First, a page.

• Reputation management — promoting and defending the Council is a job for all staff and Councillors. As Councillors are often 'the council' in the eyes of many residents, it is important to understand the effect negative public comment has on the reputation of Council as a whole.
  • Issues or crisis management — it is important to manage issues before they become crises. If Councillors are aware of an issue that has the potential to impact negatively on Council publicly, they should notify the General Manager immediately.
  • Website and digital marketing, including social media — our digital channels are a vital connection between Council and the community. We use them to inform, educate, engage, celebrate and have conversations.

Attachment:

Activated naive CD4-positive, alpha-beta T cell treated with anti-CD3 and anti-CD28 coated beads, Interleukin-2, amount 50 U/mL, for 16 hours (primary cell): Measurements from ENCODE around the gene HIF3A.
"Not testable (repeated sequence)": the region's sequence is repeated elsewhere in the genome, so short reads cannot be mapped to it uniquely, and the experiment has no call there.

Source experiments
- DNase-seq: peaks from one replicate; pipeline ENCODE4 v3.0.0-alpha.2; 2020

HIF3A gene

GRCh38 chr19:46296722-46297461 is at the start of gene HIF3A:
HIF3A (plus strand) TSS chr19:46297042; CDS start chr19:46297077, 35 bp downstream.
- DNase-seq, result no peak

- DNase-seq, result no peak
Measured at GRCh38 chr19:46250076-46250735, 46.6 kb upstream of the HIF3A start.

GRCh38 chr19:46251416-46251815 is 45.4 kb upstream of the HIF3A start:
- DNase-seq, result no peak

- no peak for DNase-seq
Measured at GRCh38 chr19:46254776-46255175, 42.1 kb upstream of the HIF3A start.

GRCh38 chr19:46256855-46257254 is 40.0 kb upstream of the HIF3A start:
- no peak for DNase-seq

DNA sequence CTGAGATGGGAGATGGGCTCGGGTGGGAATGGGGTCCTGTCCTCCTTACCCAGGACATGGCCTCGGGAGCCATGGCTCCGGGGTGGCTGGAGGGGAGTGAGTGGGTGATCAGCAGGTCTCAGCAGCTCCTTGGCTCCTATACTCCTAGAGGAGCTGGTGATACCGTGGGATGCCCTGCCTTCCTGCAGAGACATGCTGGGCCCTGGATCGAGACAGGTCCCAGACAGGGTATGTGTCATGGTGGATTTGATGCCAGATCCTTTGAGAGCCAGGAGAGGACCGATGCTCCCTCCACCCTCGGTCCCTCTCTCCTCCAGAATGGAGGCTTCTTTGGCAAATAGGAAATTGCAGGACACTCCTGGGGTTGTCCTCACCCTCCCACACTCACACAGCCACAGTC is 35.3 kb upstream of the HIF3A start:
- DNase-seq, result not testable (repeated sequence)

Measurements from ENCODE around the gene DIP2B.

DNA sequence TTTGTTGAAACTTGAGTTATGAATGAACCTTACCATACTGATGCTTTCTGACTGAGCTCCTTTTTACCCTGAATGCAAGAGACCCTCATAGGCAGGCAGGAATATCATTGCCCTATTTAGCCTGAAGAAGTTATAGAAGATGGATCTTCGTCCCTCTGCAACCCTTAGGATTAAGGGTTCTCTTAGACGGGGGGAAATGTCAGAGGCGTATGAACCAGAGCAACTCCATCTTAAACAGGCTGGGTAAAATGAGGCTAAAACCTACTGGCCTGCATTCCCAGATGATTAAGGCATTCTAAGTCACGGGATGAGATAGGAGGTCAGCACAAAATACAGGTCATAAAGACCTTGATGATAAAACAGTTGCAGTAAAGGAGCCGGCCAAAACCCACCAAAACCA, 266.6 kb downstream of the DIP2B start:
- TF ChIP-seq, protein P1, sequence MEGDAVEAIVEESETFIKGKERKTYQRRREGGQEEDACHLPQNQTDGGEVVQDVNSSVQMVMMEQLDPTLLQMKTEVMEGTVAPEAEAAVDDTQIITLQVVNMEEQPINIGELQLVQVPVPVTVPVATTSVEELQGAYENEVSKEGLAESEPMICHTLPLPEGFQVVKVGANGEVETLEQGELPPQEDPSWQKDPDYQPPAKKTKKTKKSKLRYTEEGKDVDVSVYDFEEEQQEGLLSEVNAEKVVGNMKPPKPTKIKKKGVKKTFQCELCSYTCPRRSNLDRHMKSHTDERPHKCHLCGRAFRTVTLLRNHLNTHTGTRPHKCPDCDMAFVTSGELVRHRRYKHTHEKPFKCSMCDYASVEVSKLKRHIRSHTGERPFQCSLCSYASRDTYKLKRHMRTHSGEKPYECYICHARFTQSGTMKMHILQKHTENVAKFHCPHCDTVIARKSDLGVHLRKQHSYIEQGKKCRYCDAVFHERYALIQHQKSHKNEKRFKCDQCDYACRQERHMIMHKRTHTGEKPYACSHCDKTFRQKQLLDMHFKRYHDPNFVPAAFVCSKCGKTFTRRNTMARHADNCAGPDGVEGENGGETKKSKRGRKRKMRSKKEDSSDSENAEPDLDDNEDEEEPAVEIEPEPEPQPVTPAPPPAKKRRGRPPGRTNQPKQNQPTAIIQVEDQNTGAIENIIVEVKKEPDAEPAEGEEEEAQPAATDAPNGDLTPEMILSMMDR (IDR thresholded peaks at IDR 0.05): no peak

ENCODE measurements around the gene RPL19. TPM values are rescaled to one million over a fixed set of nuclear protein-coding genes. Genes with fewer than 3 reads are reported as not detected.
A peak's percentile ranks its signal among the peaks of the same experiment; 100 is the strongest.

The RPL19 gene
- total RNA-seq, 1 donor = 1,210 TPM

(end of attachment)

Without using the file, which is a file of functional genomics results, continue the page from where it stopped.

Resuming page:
Asset management

We are responsible for a large and diverse asset base including roads, bridges, footpaths, drains, libraries, childcare centres, halls, parks, pools, wharves, sporting facilities, land, commercial properties and investments.

Over time, we have greatly increased our net assets which has consequently increased depreciation, operating and maintenance costs to an already large and ageing assets base. Council's Asset Management Plan demonstrates our commitment to developing, managing, maintaining and operating assets to an agreed level of service with our community, as well as optimising life cycle costs.

Our workforce

We employ about 500 people to deliver a broad range of valued services for our community. It's important to have the right people in the right places with the right skills doing the right jobs so that we can meet the long-term goals of our Community Strategic Plan.